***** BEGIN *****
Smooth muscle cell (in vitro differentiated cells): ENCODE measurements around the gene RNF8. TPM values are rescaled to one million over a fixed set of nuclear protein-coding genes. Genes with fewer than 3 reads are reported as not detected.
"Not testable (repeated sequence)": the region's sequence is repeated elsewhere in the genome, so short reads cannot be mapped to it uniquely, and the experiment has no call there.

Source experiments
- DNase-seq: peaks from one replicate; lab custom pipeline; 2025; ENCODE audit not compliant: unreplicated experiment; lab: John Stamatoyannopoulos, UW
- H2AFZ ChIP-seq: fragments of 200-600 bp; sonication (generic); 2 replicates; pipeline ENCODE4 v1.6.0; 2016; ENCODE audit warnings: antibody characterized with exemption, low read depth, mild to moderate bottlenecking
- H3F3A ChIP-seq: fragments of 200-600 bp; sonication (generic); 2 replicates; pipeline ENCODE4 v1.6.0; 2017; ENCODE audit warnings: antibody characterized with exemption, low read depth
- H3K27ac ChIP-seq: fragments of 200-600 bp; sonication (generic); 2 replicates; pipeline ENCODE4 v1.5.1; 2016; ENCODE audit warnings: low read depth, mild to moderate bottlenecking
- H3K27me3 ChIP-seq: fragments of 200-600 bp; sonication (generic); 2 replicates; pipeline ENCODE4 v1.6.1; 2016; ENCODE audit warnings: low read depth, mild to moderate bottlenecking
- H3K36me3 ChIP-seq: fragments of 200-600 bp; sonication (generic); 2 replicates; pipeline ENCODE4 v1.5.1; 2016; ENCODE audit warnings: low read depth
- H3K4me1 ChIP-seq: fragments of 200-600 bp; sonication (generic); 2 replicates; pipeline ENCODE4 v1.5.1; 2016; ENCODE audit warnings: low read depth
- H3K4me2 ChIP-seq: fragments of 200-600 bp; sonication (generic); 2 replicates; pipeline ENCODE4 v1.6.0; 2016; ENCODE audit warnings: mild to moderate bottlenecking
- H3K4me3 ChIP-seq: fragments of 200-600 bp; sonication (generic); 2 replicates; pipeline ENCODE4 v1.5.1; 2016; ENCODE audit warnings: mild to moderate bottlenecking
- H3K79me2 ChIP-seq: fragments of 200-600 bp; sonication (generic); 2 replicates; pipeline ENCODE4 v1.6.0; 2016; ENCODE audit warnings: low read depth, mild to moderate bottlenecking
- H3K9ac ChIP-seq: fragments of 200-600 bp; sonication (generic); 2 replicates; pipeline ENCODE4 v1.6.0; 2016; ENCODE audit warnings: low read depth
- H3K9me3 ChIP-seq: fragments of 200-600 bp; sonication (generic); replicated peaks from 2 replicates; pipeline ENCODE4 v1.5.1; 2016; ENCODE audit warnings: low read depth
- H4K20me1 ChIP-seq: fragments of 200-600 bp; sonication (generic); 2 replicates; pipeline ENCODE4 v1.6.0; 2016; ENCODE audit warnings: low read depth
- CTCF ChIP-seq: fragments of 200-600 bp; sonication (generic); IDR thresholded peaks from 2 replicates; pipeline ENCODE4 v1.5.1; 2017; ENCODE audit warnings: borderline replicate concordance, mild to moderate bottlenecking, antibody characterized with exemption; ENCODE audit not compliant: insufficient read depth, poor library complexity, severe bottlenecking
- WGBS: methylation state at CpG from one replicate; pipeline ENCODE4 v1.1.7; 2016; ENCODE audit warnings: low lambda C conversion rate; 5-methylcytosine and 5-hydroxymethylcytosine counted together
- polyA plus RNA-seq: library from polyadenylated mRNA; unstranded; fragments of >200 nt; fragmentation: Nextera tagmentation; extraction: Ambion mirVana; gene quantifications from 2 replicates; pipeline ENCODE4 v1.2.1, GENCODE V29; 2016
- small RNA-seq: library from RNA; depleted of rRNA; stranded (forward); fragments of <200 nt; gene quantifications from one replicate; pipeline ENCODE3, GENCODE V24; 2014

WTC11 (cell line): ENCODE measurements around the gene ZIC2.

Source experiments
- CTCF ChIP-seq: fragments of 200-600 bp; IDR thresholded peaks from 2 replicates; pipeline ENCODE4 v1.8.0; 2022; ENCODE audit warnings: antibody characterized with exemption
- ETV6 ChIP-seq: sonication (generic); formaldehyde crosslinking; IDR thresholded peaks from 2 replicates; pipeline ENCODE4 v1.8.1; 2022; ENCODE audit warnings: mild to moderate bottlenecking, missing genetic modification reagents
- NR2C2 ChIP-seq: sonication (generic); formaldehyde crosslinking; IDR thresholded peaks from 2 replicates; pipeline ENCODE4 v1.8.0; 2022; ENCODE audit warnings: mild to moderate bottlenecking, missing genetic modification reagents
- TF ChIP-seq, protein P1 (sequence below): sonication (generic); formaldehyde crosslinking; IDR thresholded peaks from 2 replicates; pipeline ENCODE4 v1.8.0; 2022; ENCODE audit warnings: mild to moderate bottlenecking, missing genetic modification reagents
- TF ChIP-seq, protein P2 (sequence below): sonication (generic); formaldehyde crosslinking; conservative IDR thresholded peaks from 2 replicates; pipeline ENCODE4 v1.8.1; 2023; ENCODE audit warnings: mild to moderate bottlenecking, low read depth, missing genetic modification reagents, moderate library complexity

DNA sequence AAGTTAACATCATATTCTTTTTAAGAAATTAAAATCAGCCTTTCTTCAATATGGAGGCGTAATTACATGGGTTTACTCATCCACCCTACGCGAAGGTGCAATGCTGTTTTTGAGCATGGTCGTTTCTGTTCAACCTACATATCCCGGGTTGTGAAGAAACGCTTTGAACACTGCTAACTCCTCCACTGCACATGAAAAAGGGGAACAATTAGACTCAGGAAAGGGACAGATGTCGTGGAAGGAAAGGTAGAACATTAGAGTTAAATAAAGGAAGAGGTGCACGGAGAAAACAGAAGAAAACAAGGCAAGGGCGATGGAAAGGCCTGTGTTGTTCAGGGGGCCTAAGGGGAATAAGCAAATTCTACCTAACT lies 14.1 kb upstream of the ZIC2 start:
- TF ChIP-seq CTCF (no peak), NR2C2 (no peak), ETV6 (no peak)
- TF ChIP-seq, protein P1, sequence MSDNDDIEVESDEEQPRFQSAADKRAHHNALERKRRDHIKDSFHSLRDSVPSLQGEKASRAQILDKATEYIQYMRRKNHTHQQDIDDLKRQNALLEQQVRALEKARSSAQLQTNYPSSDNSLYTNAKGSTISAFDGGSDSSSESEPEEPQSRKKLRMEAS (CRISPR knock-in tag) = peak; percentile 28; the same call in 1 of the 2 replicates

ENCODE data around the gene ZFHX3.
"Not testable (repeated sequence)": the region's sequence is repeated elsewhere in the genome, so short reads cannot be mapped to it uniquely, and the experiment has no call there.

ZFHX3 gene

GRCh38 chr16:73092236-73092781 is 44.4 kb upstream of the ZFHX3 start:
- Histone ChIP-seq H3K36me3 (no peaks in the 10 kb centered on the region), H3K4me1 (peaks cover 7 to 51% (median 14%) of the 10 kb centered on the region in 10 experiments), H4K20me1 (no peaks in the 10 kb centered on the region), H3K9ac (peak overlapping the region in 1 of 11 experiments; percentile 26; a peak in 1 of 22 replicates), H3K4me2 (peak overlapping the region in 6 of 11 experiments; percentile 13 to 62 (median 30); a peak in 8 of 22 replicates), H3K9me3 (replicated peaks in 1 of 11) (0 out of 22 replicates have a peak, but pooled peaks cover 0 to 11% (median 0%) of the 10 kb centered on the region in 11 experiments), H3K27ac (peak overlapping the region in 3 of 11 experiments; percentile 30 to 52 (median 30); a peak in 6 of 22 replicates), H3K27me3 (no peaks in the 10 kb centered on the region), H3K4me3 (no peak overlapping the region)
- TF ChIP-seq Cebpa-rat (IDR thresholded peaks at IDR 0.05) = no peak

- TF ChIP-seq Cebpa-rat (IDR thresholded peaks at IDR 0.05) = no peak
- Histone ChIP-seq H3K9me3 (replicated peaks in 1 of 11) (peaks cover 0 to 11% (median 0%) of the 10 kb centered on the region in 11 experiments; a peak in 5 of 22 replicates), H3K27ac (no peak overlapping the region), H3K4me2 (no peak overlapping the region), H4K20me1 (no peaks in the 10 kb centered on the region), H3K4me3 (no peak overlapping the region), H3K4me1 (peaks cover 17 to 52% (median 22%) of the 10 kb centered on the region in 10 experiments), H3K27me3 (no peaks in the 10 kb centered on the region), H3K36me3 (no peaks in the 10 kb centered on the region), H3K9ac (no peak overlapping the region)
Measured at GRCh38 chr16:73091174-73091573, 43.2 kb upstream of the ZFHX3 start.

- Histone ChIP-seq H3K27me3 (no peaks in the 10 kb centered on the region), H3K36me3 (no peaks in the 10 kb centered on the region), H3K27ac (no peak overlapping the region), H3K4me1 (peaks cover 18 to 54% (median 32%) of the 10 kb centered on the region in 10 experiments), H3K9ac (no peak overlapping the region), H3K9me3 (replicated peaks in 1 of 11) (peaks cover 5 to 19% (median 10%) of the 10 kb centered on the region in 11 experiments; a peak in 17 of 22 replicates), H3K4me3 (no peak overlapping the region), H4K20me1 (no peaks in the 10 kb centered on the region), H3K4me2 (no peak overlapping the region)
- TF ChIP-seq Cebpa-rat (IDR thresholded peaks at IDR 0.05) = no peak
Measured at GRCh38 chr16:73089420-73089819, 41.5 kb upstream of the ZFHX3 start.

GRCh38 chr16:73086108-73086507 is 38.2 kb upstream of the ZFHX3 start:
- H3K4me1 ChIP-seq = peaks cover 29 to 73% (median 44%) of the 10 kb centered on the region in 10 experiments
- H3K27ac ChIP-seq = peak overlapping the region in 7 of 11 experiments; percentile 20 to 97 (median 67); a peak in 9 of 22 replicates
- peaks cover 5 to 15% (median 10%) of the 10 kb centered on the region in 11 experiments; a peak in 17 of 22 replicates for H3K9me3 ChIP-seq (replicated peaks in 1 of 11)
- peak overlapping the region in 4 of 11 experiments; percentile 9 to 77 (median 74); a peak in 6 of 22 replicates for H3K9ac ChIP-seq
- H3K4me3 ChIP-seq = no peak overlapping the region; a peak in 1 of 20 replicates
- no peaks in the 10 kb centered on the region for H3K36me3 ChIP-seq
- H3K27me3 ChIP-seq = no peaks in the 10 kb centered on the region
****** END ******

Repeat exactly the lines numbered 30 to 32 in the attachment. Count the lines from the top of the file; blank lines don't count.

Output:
- TF ChIP-seq, protein P1, sequence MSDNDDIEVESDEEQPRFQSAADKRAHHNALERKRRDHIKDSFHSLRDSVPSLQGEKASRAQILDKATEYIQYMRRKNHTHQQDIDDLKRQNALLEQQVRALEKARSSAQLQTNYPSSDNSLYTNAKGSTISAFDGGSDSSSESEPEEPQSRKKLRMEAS (CRISPR knock-in tag) = peak; percentile 28; the same call in 1 of the 2 replicates

ENCODE data around the gene ZFHX3.
"Not testable (repeated sequence)": the region's sequence is repeated elsewhere in the genome, so short reads cannot be mapped to it uniquely, and the experiment has no call there.